CCK Receptor Antoagonist for the Treatment of Nonalcoholic Steatohepatitis (NASH)
Categories: Other Disorders
Reference #: 2018-031
With the exception of weight loss and vitamin E therapy, few treatments are effective in decreasing the inflammation and preventing fibrosis. Cholecystokinin (CCK) receptors have been identified in normal liver, fibroblasts, and immune cells. People that consume a high fat diet are found to have elevated CCK levels. The invention pertains to the use of CCK receptor antagonist to treat liver fibrosis and inflammation and/or to prevent hepatocellular carcinoma.
- Decrease NASH and prevent liver fibrosis.
- New and safe strategy to treat NASH
- Proglumide, a CCK antagonist is an orally bioavailable compound that has an acceptable safety profile in human subjects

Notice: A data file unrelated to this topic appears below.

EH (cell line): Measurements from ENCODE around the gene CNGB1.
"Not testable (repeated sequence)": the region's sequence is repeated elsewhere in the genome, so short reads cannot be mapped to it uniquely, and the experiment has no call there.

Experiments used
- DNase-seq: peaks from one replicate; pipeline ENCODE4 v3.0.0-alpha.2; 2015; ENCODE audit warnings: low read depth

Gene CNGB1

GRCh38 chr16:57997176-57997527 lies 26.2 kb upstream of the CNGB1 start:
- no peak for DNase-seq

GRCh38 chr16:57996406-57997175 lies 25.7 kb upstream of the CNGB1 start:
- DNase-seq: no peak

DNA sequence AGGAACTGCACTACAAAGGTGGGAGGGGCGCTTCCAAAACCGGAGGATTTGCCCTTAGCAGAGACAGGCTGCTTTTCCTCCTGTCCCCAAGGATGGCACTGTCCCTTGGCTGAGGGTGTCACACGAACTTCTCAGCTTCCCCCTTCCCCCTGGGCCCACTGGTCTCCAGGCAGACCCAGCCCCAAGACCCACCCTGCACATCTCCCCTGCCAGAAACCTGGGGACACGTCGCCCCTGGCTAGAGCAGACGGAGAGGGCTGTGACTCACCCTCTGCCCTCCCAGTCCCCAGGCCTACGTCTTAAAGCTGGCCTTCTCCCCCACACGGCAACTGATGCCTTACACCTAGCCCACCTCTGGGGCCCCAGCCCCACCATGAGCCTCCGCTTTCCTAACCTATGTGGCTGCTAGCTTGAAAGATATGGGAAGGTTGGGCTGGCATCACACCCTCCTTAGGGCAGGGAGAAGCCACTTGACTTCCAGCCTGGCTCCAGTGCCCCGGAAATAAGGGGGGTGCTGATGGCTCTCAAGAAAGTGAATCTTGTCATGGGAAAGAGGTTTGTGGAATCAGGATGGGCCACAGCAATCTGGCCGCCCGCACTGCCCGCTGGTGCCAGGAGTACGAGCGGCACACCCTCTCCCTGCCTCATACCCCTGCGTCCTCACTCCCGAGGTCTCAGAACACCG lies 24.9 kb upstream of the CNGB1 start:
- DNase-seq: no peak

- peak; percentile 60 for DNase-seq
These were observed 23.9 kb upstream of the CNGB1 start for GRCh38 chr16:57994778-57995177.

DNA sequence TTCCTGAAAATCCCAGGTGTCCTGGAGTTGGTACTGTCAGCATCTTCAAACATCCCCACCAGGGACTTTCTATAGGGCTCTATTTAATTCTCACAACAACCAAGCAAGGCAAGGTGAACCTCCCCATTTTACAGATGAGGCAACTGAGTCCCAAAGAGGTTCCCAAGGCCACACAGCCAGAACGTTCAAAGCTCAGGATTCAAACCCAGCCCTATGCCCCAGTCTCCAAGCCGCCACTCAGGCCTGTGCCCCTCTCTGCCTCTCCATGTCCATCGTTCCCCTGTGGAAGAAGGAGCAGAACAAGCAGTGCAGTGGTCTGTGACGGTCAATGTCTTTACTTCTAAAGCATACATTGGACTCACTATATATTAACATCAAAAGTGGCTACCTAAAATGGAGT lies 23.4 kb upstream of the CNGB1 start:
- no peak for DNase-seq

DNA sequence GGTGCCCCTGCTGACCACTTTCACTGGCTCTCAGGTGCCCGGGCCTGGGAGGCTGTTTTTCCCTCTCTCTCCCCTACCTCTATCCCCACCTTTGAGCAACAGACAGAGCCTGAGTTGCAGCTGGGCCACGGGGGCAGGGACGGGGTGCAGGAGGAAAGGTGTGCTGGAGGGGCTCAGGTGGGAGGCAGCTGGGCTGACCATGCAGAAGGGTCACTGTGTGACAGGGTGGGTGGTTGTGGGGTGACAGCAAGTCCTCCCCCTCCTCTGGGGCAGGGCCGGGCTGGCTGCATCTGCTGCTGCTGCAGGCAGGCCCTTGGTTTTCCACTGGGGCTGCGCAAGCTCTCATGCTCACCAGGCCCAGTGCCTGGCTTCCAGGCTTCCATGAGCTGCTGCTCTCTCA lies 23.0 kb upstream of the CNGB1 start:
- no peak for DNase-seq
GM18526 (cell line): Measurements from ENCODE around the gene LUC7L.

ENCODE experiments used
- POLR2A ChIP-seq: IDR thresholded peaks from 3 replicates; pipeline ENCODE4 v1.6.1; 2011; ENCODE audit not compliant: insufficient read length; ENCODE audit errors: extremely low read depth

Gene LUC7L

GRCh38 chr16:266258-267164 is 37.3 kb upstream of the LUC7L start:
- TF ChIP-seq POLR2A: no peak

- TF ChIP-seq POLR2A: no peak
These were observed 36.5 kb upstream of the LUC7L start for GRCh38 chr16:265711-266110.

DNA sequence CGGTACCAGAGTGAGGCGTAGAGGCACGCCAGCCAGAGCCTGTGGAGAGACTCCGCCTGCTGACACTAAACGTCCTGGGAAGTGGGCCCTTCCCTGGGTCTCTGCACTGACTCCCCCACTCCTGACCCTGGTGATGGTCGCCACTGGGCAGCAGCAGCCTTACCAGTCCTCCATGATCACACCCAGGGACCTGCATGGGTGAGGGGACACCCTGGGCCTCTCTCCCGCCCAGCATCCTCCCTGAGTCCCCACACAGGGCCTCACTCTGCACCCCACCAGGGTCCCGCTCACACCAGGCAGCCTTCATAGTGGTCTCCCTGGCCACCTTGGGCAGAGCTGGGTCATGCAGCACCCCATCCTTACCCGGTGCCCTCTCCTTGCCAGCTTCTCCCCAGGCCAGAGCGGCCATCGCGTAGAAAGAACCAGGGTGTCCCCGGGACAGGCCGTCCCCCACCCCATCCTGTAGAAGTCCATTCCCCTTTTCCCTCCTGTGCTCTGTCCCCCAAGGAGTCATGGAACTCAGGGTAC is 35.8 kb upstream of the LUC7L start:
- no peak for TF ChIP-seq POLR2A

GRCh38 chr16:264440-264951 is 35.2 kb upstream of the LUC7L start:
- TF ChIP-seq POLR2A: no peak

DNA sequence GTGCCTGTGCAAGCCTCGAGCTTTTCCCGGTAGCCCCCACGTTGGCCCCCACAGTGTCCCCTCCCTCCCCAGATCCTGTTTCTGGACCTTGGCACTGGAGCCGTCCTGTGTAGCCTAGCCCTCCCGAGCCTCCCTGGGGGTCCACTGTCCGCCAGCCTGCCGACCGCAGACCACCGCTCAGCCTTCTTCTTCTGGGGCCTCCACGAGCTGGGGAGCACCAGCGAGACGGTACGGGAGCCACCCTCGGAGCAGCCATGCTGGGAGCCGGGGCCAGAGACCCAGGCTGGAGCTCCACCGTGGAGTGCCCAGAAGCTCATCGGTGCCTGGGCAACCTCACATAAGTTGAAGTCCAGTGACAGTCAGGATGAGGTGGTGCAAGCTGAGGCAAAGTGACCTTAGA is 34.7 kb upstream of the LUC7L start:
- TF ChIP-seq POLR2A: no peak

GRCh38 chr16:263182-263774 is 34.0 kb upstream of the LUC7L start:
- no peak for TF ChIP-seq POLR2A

- CCK-receptor blockade observably decreases inflammation, steatosis, and prevents fibrosis in an animal models
Stage of Development
Researchers showed proglumide reduced the inflammatory fibrosis and steatosis scores in the mice on the choline-deficient and ethionine-supplemented (CDE) diet compared to mice on regular water. Histology revealed microsteatosis, balloon degeneration and fibrosis in CDE/Reg diet mice. The histologic features of NASH were observably decreased in livers of mice on the CDE diet treated with proglumide.
Jill P. Smith